Informer faces deportation

Geoff Wilkinson
Herald Sun

A DETAINEE who helped authorities break up a people-smuggling ring faces almost certain deportation after 5 1/2 years behind barbed wire.

Whistleblower Leonard Peter said he was paid just $US20 ($26) by the Australian Federal Police for providing information about an Indonesian smuggler before he came to Australia.

But detention and legal costs during the Federal Government's long legal battle to deport him have cost taxpayers more than $500,000.

Mr Peter, a Pakistani, has been in detention since December 1999, when he arrived in Darwin on a boat.

But the 40-year-old asylum-seeker said from Baxter detention centre yesterday that he would rather stay in detention for the rest of his life than be returned to Pakistan.

"Because there I will die -- I know I will," Mr Peter said.

He said he could not understand why the Federal Government would not help him.

Mr Peter recently rejected a "removal pending" visa, which would have seen him freed provided he agreed to be deported.

He has exhausted all legal avenues of appeal, and his last hope of staying in Australia is a new plea to Immigration Minister Amanda Vanstone for a humanitarian visa.

Mr Peter, a Christian, said he faced certain danger from religious extremists if he was sent back to Pakistan.

He said a fatwa (death sentence) had been issued against him because he converted to Islam to win back his estranged wife, then reverted to Christianity after his attempted reconciliation failed.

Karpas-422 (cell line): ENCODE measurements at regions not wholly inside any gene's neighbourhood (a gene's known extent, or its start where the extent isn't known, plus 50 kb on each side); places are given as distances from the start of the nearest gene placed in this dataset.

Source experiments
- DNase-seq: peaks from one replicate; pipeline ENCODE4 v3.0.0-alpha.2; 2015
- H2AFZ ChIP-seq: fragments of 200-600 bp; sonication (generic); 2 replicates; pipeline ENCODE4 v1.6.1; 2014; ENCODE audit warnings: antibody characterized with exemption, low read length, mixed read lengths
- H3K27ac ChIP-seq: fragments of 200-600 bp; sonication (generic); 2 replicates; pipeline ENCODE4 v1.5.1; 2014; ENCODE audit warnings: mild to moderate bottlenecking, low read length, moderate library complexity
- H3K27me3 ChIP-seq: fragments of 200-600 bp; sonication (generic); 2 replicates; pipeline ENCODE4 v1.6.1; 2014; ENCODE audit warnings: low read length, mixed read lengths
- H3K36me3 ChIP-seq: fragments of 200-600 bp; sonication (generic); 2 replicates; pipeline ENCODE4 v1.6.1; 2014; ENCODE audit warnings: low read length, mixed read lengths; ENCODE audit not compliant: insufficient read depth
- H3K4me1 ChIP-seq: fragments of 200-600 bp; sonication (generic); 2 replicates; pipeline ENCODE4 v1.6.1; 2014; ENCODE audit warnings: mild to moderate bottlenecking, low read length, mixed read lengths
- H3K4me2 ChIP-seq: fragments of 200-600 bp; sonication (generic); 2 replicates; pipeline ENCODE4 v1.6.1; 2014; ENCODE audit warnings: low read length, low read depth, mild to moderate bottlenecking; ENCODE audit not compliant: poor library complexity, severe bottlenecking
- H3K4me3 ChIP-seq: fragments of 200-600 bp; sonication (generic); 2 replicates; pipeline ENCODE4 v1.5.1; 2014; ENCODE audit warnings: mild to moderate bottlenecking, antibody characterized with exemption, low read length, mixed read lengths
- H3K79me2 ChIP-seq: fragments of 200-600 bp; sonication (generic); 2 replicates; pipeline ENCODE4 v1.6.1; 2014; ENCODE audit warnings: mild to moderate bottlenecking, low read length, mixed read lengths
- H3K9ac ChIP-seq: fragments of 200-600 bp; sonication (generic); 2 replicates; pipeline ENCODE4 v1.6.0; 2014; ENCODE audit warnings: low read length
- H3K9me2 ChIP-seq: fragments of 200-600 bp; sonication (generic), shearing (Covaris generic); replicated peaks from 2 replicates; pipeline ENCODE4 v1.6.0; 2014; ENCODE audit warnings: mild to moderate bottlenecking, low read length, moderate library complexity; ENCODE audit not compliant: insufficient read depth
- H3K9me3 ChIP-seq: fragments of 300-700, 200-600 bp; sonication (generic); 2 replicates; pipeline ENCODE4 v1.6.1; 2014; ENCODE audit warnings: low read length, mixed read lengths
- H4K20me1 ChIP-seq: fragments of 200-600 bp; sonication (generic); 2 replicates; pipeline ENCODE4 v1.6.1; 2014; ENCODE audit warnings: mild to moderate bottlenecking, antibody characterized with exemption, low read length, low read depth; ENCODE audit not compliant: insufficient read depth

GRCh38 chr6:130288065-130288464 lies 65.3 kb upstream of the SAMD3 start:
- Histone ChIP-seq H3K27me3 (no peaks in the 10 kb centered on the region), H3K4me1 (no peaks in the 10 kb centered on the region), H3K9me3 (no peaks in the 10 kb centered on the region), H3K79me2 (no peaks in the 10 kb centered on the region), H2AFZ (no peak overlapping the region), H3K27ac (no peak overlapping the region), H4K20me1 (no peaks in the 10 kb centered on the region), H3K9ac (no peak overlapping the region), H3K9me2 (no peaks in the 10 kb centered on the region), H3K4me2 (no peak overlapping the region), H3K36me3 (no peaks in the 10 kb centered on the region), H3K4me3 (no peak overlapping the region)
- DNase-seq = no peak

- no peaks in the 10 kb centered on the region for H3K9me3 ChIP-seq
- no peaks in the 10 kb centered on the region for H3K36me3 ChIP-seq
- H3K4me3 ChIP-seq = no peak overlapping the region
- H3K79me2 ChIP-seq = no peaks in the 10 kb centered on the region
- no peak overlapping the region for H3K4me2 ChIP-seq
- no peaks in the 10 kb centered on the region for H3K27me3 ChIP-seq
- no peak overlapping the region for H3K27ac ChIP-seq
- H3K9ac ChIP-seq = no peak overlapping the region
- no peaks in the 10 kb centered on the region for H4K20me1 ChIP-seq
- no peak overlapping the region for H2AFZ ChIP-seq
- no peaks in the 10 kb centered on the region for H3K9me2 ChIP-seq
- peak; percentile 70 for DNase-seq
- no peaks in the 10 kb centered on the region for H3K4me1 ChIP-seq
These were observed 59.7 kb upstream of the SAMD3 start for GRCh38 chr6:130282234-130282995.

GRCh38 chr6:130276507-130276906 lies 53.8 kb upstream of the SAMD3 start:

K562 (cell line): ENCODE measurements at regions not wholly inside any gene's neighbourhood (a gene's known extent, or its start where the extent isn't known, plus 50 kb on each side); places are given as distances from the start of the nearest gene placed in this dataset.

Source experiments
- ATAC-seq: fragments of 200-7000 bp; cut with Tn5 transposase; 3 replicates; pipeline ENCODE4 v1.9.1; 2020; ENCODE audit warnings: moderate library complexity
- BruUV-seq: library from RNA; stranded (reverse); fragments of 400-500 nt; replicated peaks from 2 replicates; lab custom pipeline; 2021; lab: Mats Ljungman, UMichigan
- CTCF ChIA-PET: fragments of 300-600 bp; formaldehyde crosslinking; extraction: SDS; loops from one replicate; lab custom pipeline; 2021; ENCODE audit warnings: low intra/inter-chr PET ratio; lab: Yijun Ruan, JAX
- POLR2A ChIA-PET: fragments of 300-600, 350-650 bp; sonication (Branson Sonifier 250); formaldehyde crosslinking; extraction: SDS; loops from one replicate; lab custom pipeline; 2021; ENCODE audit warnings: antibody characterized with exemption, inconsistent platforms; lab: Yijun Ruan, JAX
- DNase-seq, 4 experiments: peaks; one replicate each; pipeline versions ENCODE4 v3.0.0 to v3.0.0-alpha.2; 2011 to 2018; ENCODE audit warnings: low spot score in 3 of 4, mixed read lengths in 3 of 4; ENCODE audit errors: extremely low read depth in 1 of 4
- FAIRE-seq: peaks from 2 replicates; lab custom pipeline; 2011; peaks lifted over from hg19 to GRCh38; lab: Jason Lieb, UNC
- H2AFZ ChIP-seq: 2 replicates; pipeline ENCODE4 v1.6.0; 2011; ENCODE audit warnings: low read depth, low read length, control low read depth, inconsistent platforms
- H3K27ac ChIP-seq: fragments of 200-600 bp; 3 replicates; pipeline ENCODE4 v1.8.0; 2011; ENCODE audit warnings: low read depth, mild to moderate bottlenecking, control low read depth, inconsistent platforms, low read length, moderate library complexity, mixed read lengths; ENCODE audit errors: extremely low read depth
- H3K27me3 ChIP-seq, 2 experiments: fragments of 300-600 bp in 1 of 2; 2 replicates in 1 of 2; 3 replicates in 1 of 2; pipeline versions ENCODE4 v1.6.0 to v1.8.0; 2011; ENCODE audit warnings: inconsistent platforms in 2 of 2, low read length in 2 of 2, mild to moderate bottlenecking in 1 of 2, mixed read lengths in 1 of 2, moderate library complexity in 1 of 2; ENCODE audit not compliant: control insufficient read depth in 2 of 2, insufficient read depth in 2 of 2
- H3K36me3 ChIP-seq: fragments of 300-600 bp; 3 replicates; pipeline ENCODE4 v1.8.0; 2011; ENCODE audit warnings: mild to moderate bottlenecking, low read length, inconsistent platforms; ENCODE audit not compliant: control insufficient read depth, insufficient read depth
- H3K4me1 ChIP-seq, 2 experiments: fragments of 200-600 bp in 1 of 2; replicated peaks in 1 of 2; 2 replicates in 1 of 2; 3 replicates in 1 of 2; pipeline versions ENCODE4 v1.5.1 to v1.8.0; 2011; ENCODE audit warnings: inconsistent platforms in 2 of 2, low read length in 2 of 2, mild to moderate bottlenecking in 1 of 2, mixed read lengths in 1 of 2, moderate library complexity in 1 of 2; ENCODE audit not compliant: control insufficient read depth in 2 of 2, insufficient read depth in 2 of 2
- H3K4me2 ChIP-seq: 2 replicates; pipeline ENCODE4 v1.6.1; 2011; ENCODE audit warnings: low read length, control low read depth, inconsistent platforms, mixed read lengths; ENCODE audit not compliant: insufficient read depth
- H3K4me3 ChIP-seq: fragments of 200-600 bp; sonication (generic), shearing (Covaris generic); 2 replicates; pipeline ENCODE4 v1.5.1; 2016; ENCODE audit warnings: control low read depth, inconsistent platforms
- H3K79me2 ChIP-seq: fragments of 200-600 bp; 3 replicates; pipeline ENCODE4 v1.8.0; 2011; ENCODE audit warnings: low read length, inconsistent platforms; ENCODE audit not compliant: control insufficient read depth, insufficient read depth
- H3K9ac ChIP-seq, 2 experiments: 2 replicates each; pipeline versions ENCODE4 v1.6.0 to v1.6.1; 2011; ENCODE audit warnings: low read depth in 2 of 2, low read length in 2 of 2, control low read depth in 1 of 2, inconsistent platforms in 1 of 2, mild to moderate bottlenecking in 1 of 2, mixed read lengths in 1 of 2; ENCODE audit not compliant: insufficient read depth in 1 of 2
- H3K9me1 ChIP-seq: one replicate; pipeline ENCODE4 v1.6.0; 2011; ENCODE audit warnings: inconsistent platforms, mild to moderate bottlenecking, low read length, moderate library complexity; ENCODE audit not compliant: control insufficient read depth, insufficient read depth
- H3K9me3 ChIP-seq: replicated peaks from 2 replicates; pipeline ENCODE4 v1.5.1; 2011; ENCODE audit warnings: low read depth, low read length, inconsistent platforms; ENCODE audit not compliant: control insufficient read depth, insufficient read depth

His wife's Muslim family had been opposed to their marriage and took her and their three children away from him with the help of two of her brothers, who were high-ranking local police.

He said he also feared a revenge attack for informing on an Indonesian people-smuggler who had powerful contacts in Pakistan. Mr Peter told the Herald Sun he had lost everything since he fled to Australia.

Both his parents had died while he has been in detention, and his wife had remarried so she could support their children, who are now aged 12, 14 and 17.

"I have lost the people who I love," he said. "I now just want to get the chance to do something for my children whenever they need me.

"I keep hoping and praying that one day I will have my freedom and have a normal life."

Mr Peter left Pakistan on August 4, 1999, to take a job he had seen advertised as a carpet salesman in Jakarta.

Soon after he started work he became concerned he might become implicated in a people-smuggling operation being run by his boss.

Mr Peter contacted the Australian embassy in Jakarta and had several meetings with an AFP liaison officer. He provided police with photocopies of passports and tickets obtained for 26 asylum-seekers, and his information led to raids by Indonesian police in November 1999.

Mr Peter said he fled to Bali soon after for fear of reprisals, and out of desperation paid another people-smuggler $1000 for passage to Australia.

A Refugee Review Tribunal ruling on his case conceded he could be at risk of a revenge attack by criminals involved in the people-smuggling ring if he was forced to return to Pakistan.

But the tribunal ruled Mr Peter did not have a legitimate fear of persecution under the five reasons specified by the Refugees Convention.

The tribunal said it was satisfied that "any harm befalling the applicant . . . would be the result solely of a desire for revenge and not for any of the five Convention reasons".

These are a well-founded fear of persecution for reasons of race, religion, nationality, political opinion or membership of a particular social group.

Appeals to the Federal Court and an application for leave to appeal to the High Court failed.

A spokesman for Senator Vanstone said she would not comment on individual cases for privacy reasons and because she might have to consider them.


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